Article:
For both assays, we first recorded dose-response curves with purified antibody in PBS. The plate-based assay seemed more sensitive (Fig 4A), but the LoDs were identical (26 ng mL-1 and 24 ng mL-1 for the microcapsules and the microplates, respectively; Table 2) because of the much lower background signal of the microcapsule-based assay (Fig 4D).

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Fig 4.

Comparison of microcapsule and microplate assays in the detection of the BBM.1 antibody in hybridoma supernatant: (A-C) Analyte dose-response curves for the BBM.1 antibody in PBS (A), RPMI (B), and dilutions of hybridoma supernatant (C). Microcapsules or plates were coated with protein A. After binding of the analyte, samples were incubated with detector antibody GαM-AF488 and measured either by flow cytometry (microcapsules) or in a plate reader (microplates). LoDs are: in (A) 26 ng mL-1 for microcapsules and 24 ng mL-1 for plates; in (B) 7 ng mL-1 for microcapsules and 54 ng mL-1 for plates; in (C) 2.8 nL mL-1 for microcapsules and 158 nL mL-1 for plates. See Table 2 for complete data. (D-F) Background controls and comparisons for the curves above. For (D) and (E), 'Max analyte' is the largest amount of analyte used in the assay above (20 μg mL-1 for microcapsules and 10 μg mL-1 for the microplate). For (F), 'Max Hyb.' is the largest volume of hybridoma used in the assay above (2000 μL for microcapsules and 100 μL for microplate). For (E) and (F), 'Max. analyte (PBS)' is 30 μg μL-1 in PBS. MFI values were normalized by the highest value (A-C), the 'Max analyte' value (D-E), and the 'Max Hyb.' value (F). Error bars are the SD (n = 3). Invisible error bars are smaller than the size of the marker.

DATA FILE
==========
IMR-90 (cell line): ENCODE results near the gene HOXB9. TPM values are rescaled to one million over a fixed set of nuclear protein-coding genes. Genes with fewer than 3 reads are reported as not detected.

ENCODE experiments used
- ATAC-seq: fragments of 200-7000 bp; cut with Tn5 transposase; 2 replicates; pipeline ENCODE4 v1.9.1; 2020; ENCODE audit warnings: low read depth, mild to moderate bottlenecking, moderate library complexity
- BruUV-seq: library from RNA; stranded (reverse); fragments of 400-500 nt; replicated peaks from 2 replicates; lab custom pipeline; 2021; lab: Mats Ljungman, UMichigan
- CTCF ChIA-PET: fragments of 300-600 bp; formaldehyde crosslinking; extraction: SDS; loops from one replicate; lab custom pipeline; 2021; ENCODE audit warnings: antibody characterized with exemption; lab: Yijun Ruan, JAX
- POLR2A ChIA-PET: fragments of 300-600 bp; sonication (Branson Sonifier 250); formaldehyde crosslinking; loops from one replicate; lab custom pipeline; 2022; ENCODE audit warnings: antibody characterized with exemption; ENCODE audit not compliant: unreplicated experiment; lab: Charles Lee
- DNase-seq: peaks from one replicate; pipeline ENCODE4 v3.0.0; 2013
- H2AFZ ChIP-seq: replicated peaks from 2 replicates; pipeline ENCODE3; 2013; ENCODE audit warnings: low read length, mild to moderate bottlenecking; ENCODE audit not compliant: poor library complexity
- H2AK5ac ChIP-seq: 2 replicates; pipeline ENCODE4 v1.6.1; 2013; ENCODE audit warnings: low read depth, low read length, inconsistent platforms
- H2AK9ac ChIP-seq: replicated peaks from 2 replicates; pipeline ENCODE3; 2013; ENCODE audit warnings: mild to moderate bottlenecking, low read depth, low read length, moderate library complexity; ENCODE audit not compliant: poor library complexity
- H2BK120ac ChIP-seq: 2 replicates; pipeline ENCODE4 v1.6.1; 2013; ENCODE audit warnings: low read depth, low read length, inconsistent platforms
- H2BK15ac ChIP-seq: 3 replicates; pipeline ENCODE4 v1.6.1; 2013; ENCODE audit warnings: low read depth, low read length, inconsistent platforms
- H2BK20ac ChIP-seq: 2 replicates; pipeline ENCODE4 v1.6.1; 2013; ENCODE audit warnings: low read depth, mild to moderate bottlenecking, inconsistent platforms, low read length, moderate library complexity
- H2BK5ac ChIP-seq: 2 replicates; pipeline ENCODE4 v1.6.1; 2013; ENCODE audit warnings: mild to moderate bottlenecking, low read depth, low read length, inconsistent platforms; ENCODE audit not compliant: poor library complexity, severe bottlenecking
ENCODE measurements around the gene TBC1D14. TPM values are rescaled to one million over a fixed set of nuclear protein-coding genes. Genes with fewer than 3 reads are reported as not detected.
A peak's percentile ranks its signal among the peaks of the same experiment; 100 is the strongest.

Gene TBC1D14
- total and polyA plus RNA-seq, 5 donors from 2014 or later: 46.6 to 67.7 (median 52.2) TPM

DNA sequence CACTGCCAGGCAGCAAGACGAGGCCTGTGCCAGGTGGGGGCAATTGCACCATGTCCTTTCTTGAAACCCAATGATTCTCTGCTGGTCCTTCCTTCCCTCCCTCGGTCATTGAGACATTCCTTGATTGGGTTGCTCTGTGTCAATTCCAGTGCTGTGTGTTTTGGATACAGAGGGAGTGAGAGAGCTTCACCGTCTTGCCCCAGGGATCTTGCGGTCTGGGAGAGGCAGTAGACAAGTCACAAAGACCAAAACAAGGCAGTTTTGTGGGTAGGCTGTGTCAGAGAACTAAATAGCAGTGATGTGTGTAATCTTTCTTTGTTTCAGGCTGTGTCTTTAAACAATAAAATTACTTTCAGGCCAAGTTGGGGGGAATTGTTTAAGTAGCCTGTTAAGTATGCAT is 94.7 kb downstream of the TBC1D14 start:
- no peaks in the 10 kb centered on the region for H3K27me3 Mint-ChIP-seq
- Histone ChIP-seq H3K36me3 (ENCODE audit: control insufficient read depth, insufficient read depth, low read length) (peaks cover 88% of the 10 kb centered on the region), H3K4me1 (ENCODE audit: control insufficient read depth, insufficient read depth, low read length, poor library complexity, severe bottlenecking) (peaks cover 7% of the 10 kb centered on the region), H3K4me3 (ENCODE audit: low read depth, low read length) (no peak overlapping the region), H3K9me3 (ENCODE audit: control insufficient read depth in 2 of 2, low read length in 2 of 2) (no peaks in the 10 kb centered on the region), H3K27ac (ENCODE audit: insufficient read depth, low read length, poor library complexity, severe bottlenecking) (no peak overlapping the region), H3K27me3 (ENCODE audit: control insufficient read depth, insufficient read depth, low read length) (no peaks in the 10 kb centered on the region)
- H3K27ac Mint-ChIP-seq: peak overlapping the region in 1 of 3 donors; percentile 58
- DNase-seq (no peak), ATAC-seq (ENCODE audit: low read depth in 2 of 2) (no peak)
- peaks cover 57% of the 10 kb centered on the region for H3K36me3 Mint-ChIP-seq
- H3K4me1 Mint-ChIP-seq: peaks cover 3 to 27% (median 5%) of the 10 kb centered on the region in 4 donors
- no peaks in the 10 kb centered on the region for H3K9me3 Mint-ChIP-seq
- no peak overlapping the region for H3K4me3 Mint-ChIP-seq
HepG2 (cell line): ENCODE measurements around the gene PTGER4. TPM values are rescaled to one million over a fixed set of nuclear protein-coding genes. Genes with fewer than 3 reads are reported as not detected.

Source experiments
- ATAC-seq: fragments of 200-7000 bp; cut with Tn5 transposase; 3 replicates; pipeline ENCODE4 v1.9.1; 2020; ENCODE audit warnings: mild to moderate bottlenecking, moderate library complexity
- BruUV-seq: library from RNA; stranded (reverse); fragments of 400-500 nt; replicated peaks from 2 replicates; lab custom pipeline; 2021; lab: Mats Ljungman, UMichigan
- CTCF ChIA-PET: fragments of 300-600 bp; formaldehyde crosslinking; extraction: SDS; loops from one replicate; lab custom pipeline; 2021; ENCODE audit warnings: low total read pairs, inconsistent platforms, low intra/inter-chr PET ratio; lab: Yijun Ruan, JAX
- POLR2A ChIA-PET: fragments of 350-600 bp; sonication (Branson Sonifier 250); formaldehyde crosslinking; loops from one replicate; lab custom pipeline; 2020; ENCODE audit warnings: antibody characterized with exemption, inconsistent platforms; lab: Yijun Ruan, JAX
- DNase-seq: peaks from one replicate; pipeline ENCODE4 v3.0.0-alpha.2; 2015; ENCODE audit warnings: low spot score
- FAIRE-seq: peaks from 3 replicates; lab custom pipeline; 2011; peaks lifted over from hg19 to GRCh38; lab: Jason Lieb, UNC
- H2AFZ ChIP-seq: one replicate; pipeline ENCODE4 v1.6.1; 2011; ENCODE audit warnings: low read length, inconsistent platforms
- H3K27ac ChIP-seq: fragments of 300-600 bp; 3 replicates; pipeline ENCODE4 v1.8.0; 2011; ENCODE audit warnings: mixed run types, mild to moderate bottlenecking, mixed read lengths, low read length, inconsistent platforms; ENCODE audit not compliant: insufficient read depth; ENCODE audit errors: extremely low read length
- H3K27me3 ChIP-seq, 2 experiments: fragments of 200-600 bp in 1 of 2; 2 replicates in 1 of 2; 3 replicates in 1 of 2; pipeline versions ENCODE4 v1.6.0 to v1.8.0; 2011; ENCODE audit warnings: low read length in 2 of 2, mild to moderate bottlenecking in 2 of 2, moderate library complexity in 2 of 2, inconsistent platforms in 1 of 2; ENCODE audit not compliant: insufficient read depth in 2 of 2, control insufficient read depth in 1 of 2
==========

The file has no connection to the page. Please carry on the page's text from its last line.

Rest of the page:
https://doi.org/10.1371/journal.pone.0201009.g004

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Table 2. Analytical performance of BBM.1 detection using microcapsule and microplate for BBM.1 hybridoma: Best fit values were obtained with a four-parameter fit equation.

LoB, LoD, and LoQ were determined as described in the materials and methods.

https://doi.org/10.1371/journal.pone.0201009.t002

In RPMI medium with 10% fetal calf serum (FCS), which replicates the composition of the hybridoma supernatant medium, the dose-response curve of both assays looked similar (Fig 4B), with the LoD again significantly lower for the microcapsule assay (7 ng mL-1 and 54 ng mL-1 for the microplate assay; Table 2) due to the much lower background of the microcapsule assay (Fig 4E).